Understanding Your Health Benefits: What’s a Formulary?
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Understanding Your Health Benefits: What’s a Formulary?

Sep 24 2018

Understanding health insurance can be daunting, especially with strange words like “formulary.” While the word may be strange, the concept is pretty simple—and understanding how it works will save you some hassle.

The word “formulary” sounds like something out of a calculus textbook. In reality, it’s a key part of a health insurance plan. A formulary is the list of prescription drugs that a health insurance plan covers in some capacity. It’s more commonly referred to as an “approved drug list.”

The word’s origin comes from the fact that a formulary was literally a list of formulas pharmacists used to mix together medications—a “pharmaceutical cookbook” of sorts. It may seem out of place today when drug companies do most of the manufacturing and mixing, but the term hangs on and it’s good to know what it means.

Purpose of a formulary

The purpose of a formulary is to find both brand name and generic drugs and drug therapies that are safe, effective and also affordable. The goal is to save money while still providing the best care, said Matt Colvin, manager of Clinical Pharmacy Services for Priority Health. “We develop our formulary to encourage the use of lower cost alternatives when available,” he said. “We feel it’s how Priority Health can help protect patients from the rising cost of prescription drugs.”

Forming the formulary

Different entities can have different formularies—hospitals, insurance plans, Medicare, the Veterans Health Administration, etc. Some formularies fall under state or federal rules dictating certain medications that must be included. For instance, formularies for Medicare Part D plans must be approved by the Centers for Medicare & Medicaid Services, the federal agency for Medicare and Medicaid. That approval includes the number of drugs covered in a particular group or groups, the number of tablets or capsules that are covered and any prior authorization criteria.

“States may also pass laws that require drug formularies to include certain drugs or drug groups,” Colvin said. “For example, a state may require that drug formularies include drugs that treat cancer.”

Design by committee

No matter who the formulary serves, entities all use a similar method to form their drug lists—a pharmacy and therapeutics, or P&T, committee.

The P&T committee is composed of physicians, specialists, pharmacists and other experts. Committees base their decisions on sound medical research and recommended patient care. It is separate and independent from the entity using the formulary, avoiding any conflict of interest. It’s not a one-and-done job, either. Because medical research and federal regulations are constantly evolving, a P&T committee meets regularly to ensure the formulary reflects the latest research and recommendations.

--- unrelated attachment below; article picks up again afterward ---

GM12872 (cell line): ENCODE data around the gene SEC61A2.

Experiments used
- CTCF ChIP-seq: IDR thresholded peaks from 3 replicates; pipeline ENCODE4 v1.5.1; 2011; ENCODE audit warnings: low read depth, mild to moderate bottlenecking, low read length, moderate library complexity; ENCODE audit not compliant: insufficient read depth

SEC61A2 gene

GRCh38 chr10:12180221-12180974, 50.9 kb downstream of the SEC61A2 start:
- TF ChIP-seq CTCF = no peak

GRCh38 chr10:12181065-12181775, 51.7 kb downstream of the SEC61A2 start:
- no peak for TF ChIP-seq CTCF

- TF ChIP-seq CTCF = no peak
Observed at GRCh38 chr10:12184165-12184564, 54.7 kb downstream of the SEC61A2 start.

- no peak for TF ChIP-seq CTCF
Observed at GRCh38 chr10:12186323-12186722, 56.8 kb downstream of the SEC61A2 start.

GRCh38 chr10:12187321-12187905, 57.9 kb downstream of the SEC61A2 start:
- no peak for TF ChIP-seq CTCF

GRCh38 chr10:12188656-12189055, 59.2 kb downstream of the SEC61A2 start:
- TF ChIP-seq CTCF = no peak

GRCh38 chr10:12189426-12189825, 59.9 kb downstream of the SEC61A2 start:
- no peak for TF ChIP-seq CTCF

At Priority Health, Colvin said the P&T committee is continually monitoring several sources of information on new drugs coming on the market. “This includes new brand name drugs that the U.S. Food and Drug Administration is approving, but also new lower cost generic versions of drugs.”

How it works

A formulary not only identifies which drugs are approved under the plan, it can also outline steps a physician needs to take before prescribing certain drugs. It serves as a cost-saving measure. While new, expensive drugs may work for a condition, a less-expensive existing medication might work just as well for some people. The formulary may recommend doctors try the less expensive option first before recommending the more expensive version. That can take some time, so it’s good to understand what you’re facing if your doctor recommends something that requires jumping through a few hoops first.

Take charge

By design, a formulary should help keep costs down for consumers, but that doesn’t mean you shouldn’t do your homework. There are steps you can take to ensure you are getting the best deal, and many insurance companies will help you.

“It is always appropriate to ask your doctor what alternatives may be available to treat your condition,” Colvin said. “It’s possible some of them may be generic treatment options.”

Priority Health offers its members the Cost Estimator tool, which shows the price of a medication, whether they’re eligible for a 30- or 90-day supply and whether there are cheaper alternatives—all according to each person’s plan.

You can also spend some time looking at your plan’s formulary to familiarize yourself with the costs and requirements. Need an example? Priority Health posts its formulary online in a searchable, interactive format.

Not a Priority Health member? Check with your health insurance plan and their formulary, or approved drug list, process.

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